UN Missed the Chance of a Lifetime
The Globe and Mail, 11 October 2005
Last month's United Nations world summit could have been a turning point for international relations. After years of effort by outside experts and inside reformers, world leaders had on the table a blueprint for bringing the 60-year-old UN into contemporary relevance. The draft proposal included bold reforms on a remarkable range of issues, from poverty and development, to international security, to the UN's internal management.
But the final outcome was hugely disappointing. World leaders failed to grasp the historic opportunity before them, and both the UN and the world are worse off for it.
The summit's few bright spots should be acknowledged. Diplomats finally agreed to recognize the world's shared responsibility to protect populations from genocide, war crimes, ethnic cleansing and crimes against humanity. While the first line of responsibility is clearly with the state to protect its own civilians, when national authorities manifestly fail to do so, the international community now accepts that obligation and has agreed to back it up with collective action — using all peaceful means where possible and force if necessary.
Another positive result from the summit in New York was the establishment of a new Peacebuilding Commission, a dedicated institution to address the needs of nations in, and emerging from, conflict. If the new intergovernmental body can “bring together all relevant actors to marshal resources and to advise on and propose integrated strategies for post-conflict peace building and recovery,” it should speed the renewal of shattered societies in future.
A third success was to agree on major new resources for the Human Rights Commissioner and, in principle, on some replacement for the totally dysfunctional Commission on Human Rights.
But on the toughest peace and security issues, the summit failed miserably.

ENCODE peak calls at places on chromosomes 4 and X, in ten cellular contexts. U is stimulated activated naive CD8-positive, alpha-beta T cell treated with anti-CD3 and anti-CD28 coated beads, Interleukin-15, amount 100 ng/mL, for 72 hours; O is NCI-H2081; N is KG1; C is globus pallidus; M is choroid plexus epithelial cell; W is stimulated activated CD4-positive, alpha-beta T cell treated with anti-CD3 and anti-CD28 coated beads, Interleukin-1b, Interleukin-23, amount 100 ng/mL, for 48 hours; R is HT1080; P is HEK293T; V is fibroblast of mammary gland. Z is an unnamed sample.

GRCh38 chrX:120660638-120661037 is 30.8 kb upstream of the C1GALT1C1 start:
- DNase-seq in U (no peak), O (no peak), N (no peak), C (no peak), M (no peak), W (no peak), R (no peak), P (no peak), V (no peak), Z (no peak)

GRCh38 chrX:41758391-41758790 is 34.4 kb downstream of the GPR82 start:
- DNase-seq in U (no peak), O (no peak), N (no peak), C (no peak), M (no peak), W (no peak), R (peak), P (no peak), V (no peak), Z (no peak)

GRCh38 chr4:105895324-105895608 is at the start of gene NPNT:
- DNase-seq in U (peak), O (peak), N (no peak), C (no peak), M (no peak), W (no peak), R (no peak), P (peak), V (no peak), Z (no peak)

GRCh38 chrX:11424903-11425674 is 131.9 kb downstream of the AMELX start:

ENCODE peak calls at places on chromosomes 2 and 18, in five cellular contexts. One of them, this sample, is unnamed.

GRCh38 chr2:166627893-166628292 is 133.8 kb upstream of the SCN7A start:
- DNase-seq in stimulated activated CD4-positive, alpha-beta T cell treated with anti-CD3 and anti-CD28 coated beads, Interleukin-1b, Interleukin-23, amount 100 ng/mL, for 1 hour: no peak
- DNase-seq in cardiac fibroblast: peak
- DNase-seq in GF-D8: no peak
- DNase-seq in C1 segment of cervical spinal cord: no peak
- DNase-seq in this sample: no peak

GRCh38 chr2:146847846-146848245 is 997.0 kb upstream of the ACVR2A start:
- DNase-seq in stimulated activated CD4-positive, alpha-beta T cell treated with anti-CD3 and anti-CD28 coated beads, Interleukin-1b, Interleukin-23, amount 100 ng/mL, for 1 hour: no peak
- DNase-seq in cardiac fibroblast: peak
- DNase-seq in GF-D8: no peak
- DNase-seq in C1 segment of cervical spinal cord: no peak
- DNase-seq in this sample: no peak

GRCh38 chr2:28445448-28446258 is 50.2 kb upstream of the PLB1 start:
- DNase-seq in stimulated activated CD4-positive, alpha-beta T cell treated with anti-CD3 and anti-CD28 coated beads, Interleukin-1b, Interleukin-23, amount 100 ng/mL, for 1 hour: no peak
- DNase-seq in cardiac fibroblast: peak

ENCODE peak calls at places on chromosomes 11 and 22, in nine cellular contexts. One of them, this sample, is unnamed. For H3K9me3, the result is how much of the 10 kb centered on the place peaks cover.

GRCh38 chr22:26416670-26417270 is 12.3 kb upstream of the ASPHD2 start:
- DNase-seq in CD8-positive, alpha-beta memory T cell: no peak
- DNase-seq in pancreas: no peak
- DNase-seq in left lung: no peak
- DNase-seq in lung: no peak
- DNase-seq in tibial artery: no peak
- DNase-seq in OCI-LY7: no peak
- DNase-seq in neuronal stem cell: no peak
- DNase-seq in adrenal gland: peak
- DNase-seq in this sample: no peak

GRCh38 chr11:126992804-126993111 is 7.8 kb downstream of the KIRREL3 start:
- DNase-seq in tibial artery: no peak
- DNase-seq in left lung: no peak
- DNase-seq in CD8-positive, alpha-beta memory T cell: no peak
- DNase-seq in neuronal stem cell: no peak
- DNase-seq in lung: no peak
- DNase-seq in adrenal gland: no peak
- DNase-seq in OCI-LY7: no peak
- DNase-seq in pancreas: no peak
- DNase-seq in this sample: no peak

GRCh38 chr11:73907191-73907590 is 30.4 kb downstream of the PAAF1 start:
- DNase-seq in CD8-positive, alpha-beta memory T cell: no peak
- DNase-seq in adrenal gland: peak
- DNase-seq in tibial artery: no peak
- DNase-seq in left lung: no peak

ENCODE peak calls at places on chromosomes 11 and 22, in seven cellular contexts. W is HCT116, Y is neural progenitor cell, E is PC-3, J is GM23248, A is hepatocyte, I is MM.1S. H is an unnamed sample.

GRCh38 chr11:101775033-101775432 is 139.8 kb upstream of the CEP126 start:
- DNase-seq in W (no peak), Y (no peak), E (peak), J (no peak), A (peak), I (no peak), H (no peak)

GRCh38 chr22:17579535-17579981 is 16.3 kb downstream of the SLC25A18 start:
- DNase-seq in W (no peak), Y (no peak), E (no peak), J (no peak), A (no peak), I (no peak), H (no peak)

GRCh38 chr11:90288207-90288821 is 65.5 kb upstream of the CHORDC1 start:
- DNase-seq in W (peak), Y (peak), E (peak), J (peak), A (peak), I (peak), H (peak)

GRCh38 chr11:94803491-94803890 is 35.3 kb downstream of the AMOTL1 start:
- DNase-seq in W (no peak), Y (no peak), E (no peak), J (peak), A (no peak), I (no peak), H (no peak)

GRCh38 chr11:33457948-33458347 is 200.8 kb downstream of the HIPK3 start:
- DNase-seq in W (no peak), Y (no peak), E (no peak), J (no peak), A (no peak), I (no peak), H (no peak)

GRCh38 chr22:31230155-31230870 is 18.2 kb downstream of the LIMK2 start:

Security Council reform disappeared when no compromise could be reached to change the composition of the body to greater reflect the world as it is today rather than the world as it was 60 years ago.
And while world leaders condemned terrorism — as with condemning sin, not difficult — they failed to define it unambiguously as meaning politically motivated violence against civilians. Outlawing this without qualifications for “wars of liberation” or anything else would have sent a very clear message to communities all over the world.
At least the word “terrorism” appeared in the final document at the summit. That is more than can be said for the words “non-proliferation” and “disarmament.”
There was no sign whatsoever of such key security issues as nuclear testing, new weapons programs or production of fissile material. Nobody could even begin to agree on action either on the supply side (to constrain the availability of material and technology) or the demand side (to reduce the motivation for acquiring weapons of mass destruction). The failure even to begin finding a new consensus on these issues is potentially quite disastrous, bringing closer a new cascade of proliferation.
It was always going to be a hard slog to get so many diverse countries with such varied interests to agree to take so many historic decisions all at once. But that doesn't explain why some difficult reforms survived to the final draft while others didn't.
Simple, strong leadership was the deciding factor in many cases. Right up to the end, most major capitals never really took responsibility for the process. They left it to their diplomats in New York, who are comfortable with old-think, prone to infighting and always comfortable sheltering behind the “need for consensus.”
On the two or three issues where some capitals really weighed in, however, there were worthwhile results. Canadian Prime Minister Paul Martin, for example, pushed the “responsibility to protect” issue, and that tipped the balance in favour of strong final wording. On issues where no such leader provided personal backing, the wording slipped, sometimes right out of the document entirely.
Picking up the pieces after New York to renew efforts to find agreement on essential matters of world security will mean finding leaders willing to face up to the seriousness of the challenges we face. Don't hold your breath.